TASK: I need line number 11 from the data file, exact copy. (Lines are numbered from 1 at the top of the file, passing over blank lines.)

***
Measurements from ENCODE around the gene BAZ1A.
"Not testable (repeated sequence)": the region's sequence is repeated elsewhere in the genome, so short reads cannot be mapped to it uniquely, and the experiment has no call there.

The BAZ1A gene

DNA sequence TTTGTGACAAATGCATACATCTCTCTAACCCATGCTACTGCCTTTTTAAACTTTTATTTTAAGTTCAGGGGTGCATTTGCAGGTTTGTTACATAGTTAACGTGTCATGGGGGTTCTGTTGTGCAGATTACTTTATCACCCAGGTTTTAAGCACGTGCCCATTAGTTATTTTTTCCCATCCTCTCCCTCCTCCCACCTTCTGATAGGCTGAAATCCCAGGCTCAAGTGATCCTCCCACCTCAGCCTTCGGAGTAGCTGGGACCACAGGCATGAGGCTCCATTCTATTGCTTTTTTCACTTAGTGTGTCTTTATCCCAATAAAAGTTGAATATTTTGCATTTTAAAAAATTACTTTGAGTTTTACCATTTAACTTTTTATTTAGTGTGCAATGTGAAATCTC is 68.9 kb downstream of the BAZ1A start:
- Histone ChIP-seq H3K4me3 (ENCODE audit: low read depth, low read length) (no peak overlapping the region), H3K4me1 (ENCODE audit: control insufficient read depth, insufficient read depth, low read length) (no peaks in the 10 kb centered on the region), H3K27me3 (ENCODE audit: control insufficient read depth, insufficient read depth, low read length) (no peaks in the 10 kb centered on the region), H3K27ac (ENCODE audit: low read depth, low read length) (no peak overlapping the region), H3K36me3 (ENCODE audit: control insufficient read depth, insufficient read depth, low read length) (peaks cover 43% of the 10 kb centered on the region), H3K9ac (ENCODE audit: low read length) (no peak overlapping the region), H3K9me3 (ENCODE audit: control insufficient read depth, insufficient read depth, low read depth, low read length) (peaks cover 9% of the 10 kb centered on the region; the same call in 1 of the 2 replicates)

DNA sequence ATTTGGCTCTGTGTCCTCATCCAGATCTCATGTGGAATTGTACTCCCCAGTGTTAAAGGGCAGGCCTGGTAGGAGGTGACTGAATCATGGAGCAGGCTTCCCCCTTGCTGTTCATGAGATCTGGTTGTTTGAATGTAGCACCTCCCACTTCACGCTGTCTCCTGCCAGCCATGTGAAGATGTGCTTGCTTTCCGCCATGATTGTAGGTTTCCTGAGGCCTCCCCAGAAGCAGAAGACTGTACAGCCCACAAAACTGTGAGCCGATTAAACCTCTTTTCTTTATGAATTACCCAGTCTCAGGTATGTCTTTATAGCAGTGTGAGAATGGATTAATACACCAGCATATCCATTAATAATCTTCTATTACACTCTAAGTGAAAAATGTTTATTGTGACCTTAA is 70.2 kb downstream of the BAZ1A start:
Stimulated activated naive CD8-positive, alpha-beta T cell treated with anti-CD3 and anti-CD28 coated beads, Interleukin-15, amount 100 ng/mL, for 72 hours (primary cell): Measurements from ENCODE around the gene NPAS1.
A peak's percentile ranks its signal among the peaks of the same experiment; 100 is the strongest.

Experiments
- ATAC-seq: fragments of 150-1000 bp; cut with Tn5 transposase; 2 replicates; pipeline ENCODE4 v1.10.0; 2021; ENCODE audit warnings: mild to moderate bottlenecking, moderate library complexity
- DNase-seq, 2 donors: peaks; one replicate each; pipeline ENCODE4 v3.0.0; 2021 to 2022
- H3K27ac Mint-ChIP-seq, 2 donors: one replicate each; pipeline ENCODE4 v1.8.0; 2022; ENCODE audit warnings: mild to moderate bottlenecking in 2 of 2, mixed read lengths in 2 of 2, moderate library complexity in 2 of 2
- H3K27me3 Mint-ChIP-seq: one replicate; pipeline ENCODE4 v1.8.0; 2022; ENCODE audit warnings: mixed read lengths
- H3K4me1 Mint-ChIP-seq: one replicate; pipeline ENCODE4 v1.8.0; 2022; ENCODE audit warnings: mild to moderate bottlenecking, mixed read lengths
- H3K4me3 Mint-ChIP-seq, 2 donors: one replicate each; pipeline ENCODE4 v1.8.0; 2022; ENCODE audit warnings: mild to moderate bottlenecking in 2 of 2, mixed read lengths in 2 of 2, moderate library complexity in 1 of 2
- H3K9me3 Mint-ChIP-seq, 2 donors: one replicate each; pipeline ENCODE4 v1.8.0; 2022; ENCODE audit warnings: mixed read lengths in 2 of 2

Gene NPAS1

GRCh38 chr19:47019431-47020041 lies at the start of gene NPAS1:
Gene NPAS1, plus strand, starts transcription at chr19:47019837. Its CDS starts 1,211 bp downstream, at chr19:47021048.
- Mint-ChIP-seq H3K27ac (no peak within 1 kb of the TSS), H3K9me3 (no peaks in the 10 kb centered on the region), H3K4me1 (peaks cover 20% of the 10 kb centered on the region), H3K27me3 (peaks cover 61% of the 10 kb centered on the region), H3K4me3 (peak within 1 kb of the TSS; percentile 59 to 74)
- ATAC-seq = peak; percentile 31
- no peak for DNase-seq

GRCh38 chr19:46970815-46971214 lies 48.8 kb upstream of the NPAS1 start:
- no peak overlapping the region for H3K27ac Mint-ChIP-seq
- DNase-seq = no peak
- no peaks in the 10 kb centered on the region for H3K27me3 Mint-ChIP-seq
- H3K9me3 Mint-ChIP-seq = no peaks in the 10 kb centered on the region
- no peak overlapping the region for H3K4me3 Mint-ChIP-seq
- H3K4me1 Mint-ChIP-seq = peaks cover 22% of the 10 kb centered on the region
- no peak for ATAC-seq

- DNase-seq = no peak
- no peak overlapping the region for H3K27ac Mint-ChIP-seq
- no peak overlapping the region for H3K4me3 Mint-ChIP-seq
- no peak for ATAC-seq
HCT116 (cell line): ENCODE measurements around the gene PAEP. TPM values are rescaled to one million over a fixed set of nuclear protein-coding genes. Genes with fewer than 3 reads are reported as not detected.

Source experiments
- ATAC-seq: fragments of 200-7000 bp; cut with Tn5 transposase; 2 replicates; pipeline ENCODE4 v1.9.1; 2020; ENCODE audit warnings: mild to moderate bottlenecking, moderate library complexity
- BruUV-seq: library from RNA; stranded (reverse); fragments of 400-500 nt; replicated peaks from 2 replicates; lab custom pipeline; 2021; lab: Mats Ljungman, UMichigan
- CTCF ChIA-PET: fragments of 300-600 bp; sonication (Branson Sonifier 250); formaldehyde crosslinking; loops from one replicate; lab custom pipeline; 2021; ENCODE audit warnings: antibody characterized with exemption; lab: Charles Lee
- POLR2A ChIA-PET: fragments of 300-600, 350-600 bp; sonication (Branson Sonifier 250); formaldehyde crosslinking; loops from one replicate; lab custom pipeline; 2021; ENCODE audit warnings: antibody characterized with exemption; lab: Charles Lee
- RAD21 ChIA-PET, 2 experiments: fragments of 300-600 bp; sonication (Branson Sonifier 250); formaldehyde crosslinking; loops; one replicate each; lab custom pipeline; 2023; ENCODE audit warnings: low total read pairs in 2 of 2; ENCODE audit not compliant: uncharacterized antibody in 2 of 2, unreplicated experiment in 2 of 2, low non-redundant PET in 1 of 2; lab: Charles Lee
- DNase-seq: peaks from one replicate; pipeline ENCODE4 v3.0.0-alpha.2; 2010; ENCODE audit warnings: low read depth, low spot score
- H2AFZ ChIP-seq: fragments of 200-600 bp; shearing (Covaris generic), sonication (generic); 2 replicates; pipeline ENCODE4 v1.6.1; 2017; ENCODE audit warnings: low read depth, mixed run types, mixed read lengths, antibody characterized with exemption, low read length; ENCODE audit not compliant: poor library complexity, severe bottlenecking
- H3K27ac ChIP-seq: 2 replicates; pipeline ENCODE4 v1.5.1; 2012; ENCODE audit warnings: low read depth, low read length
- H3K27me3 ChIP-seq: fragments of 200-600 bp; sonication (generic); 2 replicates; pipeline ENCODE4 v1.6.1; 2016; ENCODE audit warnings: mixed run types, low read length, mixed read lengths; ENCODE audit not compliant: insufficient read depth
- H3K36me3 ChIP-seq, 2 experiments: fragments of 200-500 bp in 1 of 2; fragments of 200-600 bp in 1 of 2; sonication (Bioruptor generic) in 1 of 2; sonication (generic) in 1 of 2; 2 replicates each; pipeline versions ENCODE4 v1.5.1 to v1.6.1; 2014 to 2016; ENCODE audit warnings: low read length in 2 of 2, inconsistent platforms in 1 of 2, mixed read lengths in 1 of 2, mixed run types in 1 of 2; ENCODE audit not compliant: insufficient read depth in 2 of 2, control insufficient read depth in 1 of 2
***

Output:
- DNase-seq, 2 donors: peaks; one replicate each; pipeline ENCODE4 v3.0.0; 2021 to 2022